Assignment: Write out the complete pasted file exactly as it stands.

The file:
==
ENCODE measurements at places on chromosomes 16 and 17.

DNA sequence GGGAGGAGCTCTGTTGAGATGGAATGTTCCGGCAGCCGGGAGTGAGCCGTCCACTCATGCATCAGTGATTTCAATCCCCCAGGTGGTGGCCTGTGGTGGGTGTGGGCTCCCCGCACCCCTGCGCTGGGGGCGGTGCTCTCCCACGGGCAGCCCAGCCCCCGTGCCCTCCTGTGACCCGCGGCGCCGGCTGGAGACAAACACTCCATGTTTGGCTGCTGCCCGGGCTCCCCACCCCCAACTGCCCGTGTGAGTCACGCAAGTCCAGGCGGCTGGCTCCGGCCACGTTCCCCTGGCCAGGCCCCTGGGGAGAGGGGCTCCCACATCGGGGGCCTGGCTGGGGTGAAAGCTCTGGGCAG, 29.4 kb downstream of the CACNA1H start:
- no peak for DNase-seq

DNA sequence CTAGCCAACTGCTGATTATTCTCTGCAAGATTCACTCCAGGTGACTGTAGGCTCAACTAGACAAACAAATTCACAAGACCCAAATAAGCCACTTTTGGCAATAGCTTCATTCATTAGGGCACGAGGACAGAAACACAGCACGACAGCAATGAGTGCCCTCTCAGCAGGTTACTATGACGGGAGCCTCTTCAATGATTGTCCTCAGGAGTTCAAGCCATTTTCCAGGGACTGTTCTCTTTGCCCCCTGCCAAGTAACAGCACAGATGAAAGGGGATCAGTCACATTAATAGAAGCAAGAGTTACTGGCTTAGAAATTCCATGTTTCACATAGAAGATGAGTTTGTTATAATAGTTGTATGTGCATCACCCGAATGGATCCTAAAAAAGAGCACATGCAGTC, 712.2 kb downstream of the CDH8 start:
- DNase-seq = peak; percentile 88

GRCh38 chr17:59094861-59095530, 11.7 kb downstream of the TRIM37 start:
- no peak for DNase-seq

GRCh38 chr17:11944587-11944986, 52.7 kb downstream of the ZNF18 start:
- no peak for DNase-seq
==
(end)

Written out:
ENCODE measurements at places on chromosomes 16 and 17.

DNA sequence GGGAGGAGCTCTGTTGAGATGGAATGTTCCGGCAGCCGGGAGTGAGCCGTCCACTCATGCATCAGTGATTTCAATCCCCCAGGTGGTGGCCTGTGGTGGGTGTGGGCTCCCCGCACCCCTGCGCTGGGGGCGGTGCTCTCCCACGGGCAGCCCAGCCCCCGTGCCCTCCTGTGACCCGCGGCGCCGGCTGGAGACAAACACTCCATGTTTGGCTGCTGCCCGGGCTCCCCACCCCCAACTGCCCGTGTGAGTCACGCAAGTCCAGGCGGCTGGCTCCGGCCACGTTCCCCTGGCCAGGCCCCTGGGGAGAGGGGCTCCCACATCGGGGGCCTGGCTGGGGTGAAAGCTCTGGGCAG, 29.4 kb downstream of the CACNA1H start:
- no peak for DNase-seq

DNA sequence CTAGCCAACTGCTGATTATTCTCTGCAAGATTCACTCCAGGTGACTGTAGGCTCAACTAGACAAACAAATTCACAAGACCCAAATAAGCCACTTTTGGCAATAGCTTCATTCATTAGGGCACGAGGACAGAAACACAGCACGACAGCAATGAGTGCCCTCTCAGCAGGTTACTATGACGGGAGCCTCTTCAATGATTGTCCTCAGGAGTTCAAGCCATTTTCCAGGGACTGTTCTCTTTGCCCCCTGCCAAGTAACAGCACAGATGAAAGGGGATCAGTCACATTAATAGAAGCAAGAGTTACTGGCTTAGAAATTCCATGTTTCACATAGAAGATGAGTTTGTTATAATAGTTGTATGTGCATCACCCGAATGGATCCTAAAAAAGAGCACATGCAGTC, 712.2 kb downstream of the CDH8 start:
- DNase-seq = peak; percentile 88

GRCh38 chr17:59094861-59095530, 11.7 kb downstream of the TRIM37 start:
- no peak for DNase-seq

GRCh38 chr17:11944587-11944986, 52.7 kb downstream of the ZNF18 start:
- no peak for DNase-seq